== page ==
Drug overdose deaths in Ohio rose nearly 30 percent between 2015 and 2016. (Cohdra/Morguefile)
COLUMBUS, Ohio - New research is assessing the extent of drug addiction in Ohio and how the state is tackling the problem.
Of the adults questioned in the 2017 Ohio Health Issues Poll, 27 percent said they had a family member or friend who had problems as the result of using prescription painkillers, and 23 percent knew someone with a heroin problem. Amy Bush Stevens, vice president for prevention and public health policy with the Health Policy Institute of Ohio, said the findings show drug use is more widespread than indicated by data on overdose deaths, which rose nearly 30 percent between 2015 and 2016.
"Overdose deaths, we think of this as a tip-of-the-iceberg issue," Stevens said. "And just below the surface is a much larger number of Ohioans who have experienced an overdose that was not fatal or who are just struggling with substance-use disorder."
The Health Policy Institute of Ohio's new addiction scorecard
showed Ohio has implemented many evidence-based programs, reduced the number of opioid prescriptions dispensed, and increased health insurance coverage and treatment access. But it noted more work is needed to address the underlying factors that drive demand for drugs and to strengthen the behavioral health treatment system.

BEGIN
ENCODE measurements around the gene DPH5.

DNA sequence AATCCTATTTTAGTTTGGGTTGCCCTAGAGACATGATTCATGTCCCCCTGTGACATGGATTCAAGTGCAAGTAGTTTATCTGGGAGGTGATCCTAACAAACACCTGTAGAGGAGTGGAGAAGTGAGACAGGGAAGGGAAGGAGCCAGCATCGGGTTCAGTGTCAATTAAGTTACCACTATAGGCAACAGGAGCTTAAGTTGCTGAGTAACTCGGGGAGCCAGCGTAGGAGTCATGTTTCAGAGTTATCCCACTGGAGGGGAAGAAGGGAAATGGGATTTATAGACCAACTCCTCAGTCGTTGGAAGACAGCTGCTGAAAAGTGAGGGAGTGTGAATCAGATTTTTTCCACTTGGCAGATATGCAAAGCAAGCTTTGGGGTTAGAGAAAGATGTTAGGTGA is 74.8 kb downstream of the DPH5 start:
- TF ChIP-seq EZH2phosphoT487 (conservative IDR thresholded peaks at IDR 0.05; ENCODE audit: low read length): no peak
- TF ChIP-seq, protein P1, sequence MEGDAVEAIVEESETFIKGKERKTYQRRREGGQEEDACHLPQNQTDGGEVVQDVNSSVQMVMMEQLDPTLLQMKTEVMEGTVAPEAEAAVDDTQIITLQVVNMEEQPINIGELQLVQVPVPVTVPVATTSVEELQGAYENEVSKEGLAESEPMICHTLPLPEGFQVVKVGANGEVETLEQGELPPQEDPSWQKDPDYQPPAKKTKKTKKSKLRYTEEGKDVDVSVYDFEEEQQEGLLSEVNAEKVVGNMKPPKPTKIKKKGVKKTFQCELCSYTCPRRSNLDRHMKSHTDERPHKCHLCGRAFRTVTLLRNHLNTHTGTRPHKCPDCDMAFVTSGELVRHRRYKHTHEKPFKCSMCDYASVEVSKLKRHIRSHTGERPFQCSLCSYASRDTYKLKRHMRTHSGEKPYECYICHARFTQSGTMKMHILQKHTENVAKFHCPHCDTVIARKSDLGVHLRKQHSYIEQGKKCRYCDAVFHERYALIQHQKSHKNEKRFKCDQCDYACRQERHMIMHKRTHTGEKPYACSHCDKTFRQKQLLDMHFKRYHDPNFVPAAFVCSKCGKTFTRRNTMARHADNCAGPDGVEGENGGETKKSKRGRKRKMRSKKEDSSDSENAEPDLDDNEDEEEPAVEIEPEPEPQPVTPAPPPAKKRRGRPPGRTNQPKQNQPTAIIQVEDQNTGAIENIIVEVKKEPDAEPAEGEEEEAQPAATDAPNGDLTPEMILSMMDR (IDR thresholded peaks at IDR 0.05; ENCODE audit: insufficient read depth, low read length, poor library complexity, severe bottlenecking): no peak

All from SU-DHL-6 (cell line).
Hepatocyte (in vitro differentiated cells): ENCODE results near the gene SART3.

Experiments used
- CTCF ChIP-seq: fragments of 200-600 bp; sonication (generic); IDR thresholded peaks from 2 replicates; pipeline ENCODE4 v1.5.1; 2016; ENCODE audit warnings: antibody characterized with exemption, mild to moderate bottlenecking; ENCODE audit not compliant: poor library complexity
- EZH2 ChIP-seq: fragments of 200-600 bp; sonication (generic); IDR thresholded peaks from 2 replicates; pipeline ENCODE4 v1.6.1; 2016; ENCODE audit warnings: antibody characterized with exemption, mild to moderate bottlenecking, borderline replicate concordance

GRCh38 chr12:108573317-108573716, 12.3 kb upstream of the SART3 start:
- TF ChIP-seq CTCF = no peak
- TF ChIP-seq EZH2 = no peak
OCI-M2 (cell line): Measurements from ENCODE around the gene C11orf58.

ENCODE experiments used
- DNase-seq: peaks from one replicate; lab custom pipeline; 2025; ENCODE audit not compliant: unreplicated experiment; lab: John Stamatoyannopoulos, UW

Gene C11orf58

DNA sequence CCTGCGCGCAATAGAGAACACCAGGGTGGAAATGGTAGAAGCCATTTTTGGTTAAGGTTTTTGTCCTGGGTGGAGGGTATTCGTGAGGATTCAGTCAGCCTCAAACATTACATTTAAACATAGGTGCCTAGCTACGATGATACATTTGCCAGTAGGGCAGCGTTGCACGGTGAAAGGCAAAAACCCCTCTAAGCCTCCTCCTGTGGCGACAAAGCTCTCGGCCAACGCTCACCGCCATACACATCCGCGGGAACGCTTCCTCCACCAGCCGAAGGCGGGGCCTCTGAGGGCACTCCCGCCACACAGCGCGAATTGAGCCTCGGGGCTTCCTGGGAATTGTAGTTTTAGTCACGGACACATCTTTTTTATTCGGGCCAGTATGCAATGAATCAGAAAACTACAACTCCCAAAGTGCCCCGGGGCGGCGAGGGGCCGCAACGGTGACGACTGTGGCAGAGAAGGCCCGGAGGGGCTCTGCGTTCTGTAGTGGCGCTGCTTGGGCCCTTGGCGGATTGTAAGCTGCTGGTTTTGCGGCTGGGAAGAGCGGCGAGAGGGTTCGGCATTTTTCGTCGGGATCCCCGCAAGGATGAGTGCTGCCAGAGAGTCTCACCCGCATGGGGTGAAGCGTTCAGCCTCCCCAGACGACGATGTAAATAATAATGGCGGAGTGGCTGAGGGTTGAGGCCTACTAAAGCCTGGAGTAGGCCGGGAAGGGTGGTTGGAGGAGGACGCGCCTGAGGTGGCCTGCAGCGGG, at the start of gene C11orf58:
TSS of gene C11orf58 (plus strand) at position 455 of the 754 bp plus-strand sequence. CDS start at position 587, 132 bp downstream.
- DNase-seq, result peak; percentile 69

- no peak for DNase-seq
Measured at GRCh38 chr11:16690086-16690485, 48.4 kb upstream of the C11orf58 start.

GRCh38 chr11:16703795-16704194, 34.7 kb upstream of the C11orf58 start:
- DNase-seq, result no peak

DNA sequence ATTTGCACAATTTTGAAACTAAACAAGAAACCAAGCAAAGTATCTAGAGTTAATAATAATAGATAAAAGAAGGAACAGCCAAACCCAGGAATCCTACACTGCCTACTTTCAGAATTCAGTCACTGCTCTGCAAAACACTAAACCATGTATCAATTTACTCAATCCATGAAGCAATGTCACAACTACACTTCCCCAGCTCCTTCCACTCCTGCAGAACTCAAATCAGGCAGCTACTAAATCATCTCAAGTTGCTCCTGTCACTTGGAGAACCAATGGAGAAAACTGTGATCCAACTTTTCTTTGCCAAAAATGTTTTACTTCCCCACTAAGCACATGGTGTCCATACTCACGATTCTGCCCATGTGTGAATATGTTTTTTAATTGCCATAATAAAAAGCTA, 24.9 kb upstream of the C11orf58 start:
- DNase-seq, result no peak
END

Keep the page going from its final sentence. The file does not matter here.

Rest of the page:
Stevens said the scorecard also showed that better access is needed to available addiction-prevention programs.
"A lot more can be done to really expand the reach of things that are working," she said. "We have these kind of pockets of excellence around the state that just need more sustained and widespread implementation and funding."
Meanwhile, the health issues poll also found 13 percent of Ohio adults knew someone who had a problem as the result of methamphetamines. Stevens said it underscores the need for a comprehensive approach to substance-use disorder.
"So really looking at school and community-based prevention strategies that are building skills and resilience and improving economic conditions, so that we can reduce the demand for drugs regardless of what other kinds of drugs are on the horizon," Stevens said.
She said data is crucial in helping policymakers better evaluate the effectiveness and cost of prevention-improvement strategies.